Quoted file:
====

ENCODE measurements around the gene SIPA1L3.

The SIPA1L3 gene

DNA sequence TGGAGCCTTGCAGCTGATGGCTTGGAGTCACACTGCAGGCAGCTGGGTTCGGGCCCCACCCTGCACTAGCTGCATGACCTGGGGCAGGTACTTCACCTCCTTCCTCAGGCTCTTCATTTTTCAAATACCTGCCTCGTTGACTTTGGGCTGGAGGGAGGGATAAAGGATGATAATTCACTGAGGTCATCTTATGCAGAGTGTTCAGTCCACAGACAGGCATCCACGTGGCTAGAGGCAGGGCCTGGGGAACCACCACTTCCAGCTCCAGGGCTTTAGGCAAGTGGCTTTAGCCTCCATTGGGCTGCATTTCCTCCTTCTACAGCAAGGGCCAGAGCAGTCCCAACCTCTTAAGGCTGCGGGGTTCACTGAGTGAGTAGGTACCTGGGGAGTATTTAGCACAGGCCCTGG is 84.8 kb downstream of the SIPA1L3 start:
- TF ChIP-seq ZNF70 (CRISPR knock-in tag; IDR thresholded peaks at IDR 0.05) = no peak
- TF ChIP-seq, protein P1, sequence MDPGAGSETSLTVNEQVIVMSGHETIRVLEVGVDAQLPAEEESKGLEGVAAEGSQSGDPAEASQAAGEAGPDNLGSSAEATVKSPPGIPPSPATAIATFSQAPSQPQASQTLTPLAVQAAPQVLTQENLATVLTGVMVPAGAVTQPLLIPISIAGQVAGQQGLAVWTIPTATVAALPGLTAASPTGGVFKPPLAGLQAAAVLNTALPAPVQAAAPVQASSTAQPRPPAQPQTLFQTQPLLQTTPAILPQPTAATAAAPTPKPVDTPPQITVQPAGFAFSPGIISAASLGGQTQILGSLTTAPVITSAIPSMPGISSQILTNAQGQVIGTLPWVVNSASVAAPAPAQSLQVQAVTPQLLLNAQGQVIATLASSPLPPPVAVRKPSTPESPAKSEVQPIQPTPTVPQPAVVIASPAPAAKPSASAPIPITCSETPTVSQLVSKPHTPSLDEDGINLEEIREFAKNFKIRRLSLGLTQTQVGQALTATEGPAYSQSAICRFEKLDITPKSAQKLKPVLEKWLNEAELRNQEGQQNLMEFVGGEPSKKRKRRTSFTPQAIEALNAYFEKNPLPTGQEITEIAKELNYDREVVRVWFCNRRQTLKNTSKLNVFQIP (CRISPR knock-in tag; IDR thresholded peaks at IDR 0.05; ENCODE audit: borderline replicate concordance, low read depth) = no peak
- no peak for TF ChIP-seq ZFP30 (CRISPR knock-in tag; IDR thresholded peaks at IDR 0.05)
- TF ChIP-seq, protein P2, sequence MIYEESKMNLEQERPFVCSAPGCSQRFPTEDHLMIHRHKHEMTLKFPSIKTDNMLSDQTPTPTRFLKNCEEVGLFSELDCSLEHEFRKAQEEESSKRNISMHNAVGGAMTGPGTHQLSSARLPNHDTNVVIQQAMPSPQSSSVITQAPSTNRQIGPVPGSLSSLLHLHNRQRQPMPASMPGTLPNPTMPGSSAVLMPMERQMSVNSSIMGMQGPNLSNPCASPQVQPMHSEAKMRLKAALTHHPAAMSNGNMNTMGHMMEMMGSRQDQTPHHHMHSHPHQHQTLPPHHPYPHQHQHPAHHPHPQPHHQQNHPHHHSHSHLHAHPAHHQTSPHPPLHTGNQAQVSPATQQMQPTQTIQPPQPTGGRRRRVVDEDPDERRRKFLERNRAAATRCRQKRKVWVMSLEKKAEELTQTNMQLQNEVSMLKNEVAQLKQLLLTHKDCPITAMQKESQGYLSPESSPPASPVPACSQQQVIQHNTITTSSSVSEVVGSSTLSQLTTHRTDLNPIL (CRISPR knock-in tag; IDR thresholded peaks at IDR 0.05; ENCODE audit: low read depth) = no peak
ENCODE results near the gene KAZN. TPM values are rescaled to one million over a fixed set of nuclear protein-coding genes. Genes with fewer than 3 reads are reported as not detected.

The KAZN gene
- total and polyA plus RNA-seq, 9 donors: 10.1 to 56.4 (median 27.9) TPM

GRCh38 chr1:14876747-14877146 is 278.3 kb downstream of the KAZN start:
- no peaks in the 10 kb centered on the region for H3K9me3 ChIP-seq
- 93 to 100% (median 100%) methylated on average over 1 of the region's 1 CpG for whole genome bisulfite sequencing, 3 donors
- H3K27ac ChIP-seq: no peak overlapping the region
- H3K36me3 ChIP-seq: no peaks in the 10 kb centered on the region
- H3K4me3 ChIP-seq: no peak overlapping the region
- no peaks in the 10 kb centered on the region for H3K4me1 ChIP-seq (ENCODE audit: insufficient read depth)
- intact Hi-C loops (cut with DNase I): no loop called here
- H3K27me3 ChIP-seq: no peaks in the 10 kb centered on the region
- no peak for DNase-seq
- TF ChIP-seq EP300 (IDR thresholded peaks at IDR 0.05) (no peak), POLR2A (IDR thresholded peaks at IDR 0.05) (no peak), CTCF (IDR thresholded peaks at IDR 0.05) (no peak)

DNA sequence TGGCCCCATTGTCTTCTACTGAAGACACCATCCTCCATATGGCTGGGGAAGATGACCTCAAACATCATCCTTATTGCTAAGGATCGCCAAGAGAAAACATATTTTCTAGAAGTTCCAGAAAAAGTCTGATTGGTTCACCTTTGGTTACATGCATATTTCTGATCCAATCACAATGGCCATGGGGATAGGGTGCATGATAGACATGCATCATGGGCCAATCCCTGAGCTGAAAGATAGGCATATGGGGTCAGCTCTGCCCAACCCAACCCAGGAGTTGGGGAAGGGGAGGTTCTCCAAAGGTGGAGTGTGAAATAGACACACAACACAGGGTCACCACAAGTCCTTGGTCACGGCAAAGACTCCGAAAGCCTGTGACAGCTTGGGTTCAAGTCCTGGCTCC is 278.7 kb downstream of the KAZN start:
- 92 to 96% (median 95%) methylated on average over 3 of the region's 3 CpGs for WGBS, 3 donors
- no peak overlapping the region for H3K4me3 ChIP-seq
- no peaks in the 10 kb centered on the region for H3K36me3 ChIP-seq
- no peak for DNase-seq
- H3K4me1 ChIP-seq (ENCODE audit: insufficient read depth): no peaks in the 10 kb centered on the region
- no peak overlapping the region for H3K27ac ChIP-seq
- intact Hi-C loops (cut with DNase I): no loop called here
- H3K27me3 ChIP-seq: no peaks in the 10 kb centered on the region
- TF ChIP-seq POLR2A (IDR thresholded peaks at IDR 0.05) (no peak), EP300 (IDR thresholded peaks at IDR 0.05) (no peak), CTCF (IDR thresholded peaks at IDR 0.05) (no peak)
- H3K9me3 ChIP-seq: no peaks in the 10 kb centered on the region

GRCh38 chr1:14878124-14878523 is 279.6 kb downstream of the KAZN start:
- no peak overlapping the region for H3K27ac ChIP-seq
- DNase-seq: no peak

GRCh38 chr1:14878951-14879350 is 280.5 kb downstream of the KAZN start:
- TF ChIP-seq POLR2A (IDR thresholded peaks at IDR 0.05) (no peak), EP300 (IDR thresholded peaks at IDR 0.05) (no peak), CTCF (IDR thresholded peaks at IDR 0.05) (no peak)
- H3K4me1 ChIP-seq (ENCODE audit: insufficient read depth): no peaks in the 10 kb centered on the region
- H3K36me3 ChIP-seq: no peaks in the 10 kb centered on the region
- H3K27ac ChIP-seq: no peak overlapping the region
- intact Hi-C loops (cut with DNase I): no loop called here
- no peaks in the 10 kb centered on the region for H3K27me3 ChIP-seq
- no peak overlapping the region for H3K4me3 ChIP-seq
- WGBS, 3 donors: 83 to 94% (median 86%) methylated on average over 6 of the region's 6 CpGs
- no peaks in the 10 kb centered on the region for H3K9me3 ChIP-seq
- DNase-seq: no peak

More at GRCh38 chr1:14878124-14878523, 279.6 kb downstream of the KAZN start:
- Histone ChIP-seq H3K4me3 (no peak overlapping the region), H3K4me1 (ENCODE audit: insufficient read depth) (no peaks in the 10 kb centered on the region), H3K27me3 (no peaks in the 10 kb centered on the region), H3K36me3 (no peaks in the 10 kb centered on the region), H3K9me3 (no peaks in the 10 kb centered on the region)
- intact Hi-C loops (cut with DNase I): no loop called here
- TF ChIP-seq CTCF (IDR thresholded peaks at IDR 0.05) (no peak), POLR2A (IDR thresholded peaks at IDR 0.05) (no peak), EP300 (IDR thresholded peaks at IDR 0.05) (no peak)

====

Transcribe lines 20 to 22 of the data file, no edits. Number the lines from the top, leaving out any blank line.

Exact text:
- no peak for DNase-seq
- TF ChIP-seq EP300 (IDR thresholded peaks at IDR 0.05) (no peak), POLR2A (IDR thresholded peaks at IDR 0.05) (no peak), CTCF (IDR thresholded peaks at IDR 0.05) (no peak)

DNA sequence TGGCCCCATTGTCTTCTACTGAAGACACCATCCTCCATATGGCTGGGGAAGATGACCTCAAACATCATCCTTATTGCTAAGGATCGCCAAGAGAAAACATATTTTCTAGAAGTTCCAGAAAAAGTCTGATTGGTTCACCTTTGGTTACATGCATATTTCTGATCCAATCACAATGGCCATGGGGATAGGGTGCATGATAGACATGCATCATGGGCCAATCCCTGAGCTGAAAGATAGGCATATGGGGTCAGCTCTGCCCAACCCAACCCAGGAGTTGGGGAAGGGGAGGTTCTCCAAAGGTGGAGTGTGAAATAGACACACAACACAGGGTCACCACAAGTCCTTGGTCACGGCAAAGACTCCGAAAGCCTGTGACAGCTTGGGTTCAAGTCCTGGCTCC is 278.7 kb downstream of the KAZN start: